Video Game Helps Aging Brain
Get Your Video Game On
Put down your knitting and grab your controller, Grandma! A specifically designed video game, NeuroRacer, isn’t just fun—it may help enhance cognitive abilities in older adults.
Older adults experience declines in cognitive control abilities as they age, including attention span and working memory.1 Past research has shown that an active lifestyle and an active brain has the ability to delay, or even prevent, memory loss.1
NeuroRacer challenges the brain, driving improvements.1 Our brain’s ability to reshape itself structurally, functionally, and chemically in response to the environment doesn’t end when we go through a critical stage of development—it has the ability to do so throughout our entire lives.1 As past research suggests commercial action video games have some cognitive benefits in youth, Director of the Neuroscience Imaging Center at the University of California—San Francisco, Adam Gazzaley, M.D., and colleagues decided to create a game to benefit healthy, older adults.1
Play a Video Game, Improve Your Ability to Multitask
Gazzaley and colleagues conducted a study of 174 participants between the ages of 20 and 79.1 They were able to play a diagnostic version of NeuroRacer, which confirmed that as people age, their ability to multitask diminishes.1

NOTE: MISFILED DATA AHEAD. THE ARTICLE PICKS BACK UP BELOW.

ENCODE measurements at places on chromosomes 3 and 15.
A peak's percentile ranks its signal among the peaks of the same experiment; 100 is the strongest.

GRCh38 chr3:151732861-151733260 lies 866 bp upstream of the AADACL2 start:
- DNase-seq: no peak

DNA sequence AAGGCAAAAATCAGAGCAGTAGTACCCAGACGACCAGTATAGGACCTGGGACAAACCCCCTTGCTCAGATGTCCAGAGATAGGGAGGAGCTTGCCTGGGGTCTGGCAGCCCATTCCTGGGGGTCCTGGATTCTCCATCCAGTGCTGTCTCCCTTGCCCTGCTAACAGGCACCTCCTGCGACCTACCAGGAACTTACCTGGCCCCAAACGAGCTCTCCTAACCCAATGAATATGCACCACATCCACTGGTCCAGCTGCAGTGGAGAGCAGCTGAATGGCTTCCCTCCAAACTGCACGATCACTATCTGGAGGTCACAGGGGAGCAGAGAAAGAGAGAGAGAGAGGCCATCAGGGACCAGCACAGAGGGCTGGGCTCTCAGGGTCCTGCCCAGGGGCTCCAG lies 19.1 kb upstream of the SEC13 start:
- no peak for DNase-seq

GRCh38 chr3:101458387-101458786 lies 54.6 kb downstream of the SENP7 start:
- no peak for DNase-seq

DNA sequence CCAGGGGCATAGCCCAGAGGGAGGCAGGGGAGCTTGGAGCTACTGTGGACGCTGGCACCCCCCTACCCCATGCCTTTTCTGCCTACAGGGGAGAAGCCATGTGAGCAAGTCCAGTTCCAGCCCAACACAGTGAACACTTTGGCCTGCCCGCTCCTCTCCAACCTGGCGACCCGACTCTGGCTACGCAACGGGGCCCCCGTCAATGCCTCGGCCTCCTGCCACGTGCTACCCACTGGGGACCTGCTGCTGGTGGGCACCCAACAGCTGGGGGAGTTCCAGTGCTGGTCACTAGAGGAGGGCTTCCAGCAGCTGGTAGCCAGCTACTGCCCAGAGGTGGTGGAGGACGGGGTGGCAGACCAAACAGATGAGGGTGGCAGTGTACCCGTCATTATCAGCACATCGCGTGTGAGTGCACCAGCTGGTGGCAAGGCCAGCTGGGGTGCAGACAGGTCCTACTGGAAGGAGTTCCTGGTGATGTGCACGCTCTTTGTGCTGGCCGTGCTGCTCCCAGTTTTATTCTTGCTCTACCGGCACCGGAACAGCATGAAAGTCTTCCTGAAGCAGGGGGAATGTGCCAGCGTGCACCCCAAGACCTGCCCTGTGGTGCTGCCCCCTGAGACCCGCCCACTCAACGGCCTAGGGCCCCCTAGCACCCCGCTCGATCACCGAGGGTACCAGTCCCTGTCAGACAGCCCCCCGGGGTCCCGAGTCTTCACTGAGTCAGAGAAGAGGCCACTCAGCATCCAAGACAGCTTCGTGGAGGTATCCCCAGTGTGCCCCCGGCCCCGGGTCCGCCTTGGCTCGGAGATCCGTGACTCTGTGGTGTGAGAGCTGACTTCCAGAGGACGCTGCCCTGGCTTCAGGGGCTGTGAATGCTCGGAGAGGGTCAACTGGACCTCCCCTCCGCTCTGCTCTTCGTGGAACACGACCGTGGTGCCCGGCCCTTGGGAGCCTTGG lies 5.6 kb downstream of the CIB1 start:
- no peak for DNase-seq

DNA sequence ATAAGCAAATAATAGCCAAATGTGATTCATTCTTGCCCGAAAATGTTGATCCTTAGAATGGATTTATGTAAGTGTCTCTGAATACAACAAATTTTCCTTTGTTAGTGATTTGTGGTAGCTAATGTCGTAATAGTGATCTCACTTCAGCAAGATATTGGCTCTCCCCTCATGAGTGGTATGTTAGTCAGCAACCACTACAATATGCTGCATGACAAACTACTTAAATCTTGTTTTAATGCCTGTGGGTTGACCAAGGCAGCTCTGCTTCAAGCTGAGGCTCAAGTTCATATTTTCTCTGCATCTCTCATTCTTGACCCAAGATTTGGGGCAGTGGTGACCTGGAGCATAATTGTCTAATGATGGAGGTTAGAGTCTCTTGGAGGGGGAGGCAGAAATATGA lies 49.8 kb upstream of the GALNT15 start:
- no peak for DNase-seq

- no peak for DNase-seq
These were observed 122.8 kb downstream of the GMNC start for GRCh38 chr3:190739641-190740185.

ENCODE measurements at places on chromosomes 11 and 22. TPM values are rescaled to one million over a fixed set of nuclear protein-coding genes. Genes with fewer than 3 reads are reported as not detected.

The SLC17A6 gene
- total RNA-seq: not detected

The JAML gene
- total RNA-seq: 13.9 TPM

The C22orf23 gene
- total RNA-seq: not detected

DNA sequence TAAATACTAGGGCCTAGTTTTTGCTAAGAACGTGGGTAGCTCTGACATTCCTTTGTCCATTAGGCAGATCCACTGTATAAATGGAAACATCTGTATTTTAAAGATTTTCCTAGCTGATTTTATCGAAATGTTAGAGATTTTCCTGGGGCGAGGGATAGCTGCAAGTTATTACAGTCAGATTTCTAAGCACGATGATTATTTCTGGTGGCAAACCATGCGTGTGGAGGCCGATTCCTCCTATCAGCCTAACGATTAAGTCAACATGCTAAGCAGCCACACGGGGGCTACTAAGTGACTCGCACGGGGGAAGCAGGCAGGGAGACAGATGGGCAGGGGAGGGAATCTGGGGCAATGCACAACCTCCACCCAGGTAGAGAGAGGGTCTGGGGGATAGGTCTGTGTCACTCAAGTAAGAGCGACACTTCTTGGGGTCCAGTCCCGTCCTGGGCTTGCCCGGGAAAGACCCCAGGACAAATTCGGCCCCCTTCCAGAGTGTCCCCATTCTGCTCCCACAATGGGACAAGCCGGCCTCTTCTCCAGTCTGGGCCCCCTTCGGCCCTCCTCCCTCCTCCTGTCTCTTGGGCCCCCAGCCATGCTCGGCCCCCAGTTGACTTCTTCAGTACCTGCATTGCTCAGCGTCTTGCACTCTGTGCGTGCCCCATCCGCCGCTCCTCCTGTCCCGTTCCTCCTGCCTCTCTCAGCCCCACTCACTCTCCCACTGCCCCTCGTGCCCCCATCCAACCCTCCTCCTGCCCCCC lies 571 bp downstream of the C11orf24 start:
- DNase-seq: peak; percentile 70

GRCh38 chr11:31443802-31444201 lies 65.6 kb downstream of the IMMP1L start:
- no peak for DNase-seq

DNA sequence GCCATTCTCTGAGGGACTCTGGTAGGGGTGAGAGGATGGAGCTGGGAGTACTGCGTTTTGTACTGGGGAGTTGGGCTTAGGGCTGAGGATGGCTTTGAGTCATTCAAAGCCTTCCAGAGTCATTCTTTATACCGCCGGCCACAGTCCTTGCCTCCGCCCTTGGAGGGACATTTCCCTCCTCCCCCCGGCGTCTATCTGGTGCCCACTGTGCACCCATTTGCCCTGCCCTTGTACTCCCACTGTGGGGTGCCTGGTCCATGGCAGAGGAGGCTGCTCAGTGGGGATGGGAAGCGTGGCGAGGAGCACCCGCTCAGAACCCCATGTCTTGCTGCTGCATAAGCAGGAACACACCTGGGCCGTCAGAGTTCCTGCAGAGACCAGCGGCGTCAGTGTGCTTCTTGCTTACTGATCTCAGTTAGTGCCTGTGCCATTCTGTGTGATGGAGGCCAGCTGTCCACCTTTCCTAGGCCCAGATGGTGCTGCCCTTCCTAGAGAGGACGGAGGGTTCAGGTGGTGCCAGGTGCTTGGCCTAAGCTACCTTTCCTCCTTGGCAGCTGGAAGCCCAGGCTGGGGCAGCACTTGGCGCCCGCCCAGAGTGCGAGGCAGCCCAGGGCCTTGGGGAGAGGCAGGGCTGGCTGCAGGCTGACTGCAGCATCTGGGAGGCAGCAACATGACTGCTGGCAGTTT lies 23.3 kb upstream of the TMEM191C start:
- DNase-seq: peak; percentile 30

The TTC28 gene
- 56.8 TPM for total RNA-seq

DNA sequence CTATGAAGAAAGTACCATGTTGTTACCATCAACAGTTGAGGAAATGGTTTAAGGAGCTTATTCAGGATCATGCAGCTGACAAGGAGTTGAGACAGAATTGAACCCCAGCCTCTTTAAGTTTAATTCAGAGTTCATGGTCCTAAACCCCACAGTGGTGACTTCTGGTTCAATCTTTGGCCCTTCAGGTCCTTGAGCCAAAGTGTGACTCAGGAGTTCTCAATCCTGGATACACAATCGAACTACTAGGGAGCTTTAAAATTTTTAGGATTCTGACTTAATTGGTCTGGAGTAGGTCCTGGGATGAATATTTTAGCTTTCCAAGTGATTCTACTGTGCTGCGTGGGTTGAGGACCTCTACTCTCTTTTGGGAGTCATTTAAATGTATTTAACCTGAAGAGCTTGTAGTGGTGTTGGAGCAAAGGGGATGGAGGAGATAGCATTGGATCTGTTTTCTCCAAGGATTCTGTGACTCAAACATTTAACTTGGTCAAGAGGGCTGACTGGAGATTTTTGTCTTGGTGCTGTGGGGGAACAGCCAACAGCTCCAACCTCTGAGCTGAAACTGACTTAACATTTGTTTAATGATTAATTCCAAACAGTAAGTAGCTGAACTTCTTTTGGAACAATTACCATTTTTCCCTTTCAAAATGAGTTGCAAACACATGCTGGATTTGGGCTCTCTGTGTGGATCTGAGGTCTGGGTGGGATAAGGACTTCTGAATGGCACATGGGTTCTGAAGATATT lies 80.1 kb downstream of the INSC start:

Then, Gazzaley and colleagues conducted a second study of 46 individuals, aged 60 to 85.1 The participants were first given a series of cognitive tests and wore EEG caps to examine brain activity.1 Then, they were split into three groups: group one would play the multi-tasking version of the game, group two would play the single-task version of the game, and group three would not play the game at all.1
While playing the game, participants in the single-task version were confronted with signs that would pop up and directed them to press a button on the video game controller as fast as possible when it showed up again.1 During this task, they would come across other signs that were not their targeted sign.1 Players were judged on accuracy and the speed of their reaction.1
To create a multitasking environment, creators added a driving component on top of the signs.1 Players in the multitasking group were asked to drive a car into the horizon—moving according to the road, slowing down going up hills and speeding up when going down.1
Players were asked to play for one hour, three times per week, over a period of four weeks.1 At the end of the study, participants wore the EEG caps again, to examine changes in brain activity after game training.1 They also underwent the same cognitive tests as they did in the beginning.1
Video Games: Not All Bad
As a result, participants who played the multitasking version of the game over four weeks improved at their abilities to multi-task by almost 50 percent.1 Even when retested six months later, with no exposure to NeuroRacer, their ability to multi-task was almost just as well.1 Older adults who played the multitasking version of the game also showed enhanced abilities in the cognitive areas of sustained attention and working memory.1 Hmm, maybe not all video games are bad, after all!
 Landau, E. (2013, September 4). Video game may help aging brain. CNN.com. Retrieved September 27, 2013, from thechart.blogs.cnn.com/2013/09/04/video-game-may-help-aging-brain/